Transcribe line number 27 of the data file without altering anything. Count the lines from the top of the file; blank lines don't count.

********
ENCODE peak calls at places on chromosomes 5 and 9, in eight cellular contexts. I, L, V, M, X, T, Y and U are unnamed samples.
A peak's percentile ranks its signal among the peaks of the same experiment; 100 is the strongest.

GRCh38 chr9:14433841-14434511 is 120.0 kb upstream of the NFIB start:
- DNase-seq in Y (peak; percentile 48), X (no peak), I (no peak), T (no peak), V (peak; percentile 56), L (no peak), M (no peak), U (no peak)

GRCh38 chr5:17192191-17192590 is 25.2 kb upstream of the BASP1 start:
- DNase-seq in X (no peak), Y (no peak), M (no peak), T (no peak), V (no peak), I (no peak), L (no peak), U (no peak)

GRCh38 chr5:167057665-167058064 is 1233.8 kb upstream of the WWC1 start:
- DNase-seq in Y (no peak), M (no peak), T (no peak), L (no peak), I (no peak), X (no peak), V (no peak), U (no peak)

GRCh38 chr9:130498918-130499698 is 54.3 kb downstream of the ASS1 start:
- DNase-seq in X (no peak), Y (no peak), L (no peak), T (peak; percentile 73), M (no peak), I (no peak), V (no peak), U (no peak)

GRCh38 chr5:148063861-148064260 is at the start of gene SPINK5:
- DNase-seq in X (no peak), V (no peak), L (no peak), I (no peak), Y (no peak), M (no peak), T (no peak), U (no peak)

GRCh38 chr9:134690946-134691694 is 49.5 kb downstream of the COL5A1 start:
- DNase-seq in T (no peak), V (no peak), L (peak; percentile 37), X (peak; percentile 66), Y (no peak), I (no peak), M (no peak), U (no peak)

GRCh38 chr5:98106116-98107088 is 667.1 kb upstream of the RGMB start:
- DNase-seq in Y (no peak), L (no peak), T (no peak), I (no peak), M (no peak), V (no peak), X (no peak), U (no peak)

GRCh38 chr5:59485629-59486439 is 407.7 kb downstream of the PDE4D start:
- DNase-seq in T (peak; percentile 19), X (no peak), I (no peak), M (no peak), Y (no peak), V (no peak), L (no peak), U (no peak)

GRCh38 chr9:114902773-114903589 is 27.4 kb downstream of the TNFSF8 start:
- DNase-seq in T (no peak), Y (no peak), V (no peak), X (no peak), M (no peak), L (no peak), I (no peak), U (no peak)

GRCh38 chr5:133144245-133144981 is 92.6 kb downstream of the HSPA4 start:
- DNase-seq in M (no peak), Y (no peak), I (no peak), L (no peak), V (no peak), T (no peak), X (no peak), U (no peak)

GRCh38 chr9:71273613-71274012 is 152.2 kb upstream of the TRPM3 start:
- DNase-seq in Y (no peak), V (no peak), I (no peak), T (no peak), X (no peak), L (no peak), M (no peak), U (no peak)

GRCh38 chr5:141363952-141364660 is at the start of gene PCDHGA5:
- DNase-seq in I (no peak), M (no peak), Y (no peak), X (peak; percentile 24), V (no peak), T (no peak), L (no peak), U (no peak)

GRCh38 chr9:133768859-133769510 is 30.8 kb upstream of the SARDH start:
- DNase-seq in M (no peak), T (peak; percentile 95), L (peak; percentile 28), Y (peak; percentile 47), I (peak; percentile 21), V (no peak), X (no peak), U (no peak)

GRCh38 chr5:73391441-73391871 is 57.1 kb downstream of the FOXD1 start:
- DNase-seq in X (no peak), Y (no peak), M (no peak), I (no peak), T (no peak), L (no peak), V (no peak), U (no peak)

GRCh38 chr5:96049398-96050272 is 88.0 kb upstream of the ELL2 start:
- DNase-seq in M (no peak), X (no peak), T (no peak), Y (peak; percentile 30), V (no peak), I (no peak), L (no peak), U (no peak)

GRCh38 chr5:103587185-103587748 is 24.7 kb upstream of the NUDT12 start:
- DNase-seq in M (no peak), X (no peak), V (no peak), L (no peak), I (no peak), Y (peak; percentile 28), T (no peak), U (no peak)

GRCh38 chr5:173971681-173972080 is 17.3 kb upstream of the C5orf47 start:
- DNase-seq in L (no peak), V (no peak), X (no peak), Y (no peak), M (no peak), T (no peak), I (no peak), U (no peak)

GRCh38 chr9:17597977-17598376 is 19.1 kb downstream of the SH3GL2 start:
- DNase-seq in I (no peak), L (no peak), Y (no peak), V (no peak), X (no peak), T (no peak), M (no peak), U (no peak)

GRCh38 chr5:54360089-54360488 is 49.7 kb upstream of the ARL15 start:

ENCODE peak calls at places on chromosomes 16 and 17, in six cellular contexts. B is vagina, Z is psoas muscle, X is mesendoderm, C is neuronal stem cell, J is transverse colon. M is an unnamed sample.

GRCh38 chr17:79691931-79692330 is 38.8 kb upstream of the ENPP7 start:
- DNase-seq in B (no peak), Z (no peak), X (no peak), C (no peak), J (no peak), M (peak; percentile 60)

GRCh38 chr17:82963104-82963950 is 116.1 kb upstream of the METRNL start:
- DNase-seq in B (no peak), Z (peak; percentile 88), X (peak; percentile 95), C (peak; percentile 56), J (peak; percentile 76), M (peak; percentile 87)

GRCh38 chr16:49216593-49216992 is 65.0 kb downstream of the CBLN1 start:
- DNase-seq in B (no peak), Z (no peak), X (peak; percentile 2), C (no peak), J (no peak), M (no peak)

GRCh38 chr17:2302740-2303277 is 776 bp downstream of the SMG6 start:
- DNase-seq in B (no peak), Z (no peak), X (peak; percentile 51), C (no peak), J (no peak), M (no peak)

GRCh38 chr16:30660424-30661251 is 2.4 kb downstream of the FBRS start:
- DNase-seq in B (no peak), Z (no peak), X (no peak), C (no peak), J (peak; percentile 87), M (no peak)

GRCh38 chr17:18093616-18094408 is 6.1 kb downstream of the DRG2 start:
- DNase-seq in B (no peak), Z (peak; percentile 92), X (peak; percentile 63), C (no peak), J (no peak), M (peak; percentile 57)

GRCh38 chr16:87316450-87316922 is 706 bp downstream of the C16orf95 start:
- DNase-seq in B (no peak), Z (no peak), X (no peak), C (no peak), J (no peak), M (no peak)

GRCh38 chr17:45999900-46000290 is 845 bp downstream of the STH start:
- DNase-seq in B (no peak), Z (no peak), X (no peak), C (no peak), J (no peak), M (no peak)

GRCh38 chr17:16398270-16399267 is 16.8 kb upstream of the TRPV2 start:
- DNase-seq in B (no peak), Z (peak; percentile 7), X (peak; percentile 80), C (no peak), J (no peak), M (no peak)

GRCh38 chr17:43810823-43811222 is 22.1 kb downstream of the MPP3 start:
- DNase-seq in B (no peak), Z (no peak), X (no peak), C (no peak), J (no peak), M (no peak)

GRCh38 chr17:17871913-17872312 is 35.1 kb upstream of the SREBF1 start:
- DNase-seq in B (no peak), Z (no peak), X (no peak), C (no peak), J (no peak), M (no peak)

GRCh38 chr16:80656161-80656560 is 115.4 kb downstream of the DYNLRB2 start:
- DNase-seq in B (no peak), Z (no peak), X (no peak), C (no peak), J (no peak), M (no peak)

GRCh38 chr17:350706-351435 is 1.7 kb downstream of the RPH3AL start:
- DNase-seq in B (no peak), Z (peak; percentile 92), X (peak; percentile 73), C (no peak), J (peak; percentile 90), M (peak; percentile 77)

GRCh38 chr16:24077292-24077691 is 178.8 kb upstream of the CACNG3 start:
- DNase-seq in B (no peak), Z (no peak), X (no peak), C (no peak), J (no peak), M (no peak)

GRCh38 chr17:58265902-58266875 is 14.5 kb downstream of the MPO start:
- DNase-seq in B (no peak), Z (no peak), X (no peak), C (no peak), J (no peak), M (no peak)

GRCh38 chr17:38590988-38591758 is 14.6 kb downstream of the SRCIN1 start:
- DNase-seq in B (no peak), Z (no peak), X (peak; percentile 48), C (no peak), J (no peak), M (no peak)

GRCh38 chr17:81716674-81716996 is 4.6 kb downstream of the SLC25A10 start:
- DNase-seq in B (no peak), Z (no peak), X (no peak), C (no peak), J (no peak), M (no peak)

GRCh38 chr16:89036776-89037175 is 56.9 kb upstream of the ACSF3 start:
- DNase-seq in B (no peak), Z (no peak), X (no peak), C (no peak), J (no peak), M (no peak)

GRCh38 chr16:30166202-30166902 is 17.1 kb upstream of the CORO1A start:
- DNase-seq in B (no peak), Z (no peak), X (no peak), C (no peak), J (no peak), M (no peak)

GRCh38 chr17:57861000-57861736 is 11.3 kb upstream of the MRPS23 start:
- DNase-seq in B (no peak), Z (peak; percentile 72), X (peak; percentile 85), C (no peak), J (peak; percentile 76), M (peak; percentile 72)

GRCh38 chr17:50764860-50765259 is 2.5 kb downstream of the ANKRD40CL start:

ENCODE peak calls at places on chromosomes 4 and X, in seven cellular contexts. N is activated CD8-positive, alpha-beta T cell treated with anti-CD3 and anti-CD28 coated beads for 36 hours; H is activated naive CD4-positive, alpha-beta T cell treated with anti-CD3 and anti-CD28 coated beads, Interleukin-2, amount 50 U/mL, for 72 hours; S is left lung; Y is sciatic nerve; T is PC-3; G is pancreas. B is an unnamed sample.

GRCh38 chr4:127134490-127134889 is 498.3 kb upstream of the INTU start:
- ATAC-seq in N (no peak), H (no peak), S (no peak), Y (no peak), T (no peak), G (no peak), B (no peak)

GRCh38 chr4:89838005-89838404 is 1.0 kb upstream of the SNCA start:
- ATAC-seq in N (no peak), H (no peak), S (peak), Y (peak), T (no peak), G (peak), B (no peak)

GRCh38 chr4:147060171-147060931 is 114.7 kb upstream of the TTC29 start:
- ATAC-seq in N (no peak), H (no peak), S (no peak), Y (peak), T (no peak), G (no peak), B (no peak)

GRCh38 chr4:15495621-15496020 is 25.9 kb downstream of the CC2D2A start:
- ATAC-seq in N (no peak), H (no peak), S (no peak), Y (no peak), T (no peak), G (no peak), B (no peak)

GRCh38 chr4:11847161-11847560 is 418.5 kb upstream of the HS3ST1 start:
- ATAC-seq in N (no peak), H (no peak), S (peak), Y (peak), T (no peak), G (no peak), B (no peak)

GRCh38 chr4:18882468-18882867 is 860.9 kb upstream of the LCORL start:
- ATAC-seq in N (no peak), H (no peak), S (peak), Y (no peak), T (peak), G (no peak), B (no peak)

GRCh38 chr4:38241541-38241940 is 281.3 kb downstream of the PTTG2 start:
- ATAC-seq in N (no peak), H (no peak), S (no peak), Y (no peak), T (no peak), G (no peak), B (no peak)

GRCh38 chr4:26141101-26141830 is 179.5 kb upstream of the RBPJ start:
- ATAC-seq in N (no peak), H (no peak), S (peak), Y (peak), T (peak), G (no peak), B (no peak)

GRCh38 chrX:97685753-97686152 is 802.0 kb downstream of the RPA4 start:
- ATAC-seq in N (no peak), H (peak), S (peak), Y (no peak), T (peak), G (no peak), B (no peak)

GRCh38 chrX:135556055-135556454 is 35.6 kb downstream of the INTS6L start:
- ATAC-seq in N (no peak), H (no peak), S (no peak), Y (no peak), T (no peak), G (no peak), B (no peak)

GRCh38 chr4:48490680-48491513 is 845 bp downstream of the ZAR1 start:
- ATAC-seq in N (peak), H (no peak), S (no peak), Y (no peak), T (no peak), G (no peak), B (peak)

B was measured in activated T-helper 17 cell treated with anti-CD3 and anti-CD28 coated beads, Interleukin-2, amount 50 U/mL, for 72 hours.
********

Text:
GRCh38 chr9:133768859-133769510 is 30.8 kb upstream of the SARDH start: